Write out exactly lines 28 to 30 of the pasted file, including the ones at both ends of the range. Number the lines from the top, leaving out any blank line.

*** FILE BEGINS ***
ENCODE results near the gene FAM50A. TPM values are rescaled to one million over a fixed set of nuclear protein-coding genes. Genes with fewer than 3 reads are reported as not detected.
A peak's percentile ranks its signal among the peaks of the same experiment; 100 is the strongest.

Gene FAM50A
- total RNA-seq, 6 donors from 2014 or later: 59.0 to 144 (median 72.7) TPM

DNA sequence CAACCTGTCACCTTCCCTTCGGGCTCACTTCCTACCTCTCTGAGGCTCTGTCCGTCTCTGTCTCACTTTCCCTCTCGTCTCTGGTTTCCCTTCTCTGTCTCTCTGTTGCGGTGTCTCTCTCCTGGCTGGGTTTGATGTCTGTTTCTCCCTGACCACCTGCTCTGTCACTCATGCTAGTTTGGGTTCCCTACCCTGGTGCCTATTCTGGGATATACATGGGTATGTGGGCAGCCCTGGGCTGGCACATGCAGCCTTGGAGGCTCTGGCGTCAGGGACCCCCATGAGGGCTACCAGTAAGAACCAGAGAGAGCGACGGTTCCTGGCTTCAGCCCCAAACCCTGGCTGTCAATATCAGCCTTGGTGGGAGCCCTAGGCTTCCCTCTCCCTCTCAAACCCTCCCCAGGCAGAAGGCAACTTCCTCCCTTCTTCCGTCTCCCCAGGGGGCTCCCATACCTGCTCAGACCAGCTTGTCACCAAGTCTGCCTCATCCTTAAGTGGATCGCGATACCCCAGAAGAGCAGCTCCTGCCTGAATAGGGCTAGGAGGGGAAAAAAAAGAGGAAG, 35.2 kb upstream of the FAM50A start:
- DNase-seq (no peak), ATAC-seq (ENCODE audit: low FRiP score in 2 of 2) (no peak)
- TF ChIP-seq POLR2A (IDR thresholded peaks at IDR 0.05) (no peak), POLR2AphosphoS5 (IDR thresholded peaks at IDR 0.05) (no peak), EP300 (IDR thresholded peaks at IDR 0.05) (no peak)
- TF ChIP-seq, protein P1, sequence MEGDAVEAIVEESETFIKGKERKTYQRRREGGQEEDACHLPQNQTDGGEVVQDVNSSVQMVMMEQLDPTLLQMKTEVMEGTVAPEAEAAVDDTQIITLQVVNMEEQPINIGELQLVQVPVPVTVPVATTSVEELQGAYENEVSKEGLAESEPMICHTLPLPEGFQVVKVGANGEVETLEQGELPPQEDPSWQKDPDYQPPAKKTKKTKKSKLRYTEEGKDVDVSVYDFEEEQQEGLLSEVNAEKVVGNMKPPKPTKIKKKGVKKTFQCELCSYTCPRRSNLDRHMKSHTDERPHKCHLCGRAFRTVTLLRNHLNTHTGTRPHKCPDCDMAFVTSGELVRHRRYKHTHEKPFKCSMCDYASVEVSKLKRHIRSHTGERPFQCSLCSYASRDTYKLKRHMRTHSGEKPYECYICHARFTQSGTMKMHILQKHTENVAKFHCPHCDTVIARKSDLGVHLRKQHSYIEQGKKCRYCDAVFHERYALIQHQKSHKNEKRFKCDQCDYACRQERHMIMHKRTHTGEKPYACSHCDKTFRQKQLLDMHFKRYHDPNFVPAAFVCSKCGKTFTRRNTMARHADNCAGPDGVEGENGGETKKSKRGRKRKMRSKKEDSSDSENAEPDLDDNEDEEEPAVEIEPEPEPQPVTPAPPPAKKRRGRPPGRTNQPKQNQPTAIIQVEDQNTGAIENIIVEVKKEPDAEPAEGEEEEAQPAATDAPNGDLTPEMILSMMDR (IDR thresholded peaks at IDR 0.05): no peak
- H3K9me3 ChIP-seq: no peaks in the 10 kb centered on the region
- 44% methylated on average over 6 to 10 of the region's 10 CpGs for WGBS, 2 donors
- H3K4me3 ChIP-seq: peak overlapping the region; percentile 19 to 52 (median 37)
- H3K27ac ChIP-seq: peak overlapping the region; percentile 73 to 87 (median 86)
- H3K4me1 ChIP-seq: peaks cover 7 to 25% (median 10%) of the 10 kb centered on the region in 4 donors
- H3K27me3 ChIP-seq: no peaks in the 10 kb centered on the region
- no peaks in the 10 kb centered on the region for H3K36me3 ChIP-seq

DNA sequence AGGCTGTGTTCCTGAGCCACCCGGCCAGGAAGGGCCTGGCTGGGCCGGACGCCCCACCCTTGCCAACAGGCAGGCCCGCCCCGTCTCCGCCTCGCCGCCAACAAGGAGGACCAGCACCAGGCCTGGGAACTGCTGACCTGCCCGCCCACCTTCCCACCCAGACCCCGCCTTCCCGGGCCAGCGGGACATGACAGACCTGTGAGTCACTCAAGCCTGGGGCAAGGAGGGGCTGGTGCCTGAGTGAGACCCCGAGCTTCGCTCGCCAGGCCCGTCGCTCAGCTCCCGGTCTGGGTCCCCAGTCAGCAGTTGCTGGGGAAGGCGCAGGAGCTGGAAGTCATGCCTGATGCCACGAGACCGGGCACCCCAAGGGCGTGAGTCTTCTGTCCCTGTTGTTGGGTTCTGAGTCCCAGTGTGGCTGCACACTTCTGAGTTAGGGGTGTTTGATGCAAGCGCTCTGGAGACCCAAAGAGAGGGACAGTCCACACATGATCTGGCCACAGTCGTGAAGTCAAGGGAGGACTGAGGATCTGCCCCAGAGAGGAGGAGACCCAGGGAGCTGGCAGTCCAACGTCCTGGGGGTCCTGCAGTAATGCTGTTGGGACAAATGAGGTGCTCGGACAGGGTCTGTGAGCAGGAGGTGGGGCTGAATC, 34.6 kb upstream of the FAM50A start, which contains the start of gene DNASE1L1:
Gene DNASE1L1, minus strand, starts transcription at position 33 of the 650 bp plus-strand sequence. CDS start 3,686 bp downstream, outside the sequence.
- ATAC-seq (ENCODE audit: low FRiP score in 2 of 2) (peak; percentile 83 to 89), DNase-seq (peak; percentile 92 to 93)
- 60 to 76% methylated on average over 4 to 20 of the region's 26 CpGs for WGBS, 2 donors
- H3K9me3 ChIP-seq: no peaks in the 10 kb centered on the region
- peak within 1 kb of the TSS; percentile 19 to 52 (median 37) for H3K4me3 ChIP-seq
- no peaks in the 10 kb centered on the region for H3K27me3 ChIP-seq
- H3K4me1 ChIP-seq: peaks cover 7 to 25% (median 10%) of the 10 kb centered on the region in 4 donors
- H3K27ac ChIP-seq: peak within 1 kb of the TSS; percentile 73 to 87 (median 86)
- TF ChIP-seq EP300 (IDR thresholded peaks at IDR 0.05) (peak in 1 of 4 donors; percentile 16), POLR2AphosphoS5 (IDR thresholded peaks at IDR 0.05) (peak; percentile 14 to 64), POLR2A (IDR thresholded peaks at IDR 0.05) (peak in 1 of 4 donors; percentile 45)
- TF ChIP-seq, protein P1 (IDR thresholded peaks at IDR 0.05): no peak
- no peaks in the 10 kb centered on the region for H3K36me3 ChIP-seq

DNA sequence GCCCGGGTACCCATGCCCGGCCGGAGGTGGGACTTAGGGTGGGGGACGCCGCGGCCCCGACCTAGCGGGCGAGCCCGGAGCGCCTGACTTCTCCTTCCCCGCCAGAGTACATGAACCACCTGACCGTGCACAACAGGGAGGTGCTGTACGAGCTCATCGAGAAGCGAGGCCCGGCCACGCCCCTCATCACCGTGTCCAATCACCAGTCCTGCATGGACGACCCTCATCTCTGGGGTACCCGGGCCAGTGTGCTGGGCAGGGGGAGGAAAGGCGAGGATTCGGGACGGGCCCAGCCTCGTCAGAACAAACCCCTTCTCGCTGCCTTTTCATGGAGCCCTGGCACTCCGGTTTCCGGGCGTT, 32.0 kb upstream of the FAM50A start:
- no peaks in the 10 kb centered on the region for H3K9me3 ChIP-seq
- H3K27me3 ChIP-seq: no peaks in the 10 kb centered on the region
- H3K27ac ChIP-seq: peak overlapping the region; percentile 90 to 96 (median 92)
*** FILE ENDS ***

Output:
DNA sequence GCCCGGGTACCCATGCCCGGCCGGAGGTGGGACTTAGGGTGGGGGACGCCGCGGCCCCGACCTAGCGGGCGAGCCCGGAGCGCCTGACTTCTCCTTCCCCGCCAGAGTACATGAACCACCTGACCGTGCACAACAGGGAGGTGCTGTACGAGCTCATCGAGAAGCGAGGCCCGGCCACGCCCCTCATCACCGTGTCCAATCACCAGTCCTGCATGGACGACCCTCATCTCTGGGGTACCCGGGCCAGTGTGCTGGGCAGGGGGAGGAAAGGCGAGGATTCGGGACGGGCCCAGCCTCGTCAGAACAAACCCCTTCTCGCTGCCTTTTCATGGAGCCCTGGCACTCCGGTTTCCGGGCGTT, 32.0 kb upstream of the FAM50A start:
- no peaks in the 10 kb centered on the region for H3K9me3 ChIP-seq
- H3K27me3 ChIP-seq: no peaks in the 10 kb centered on the region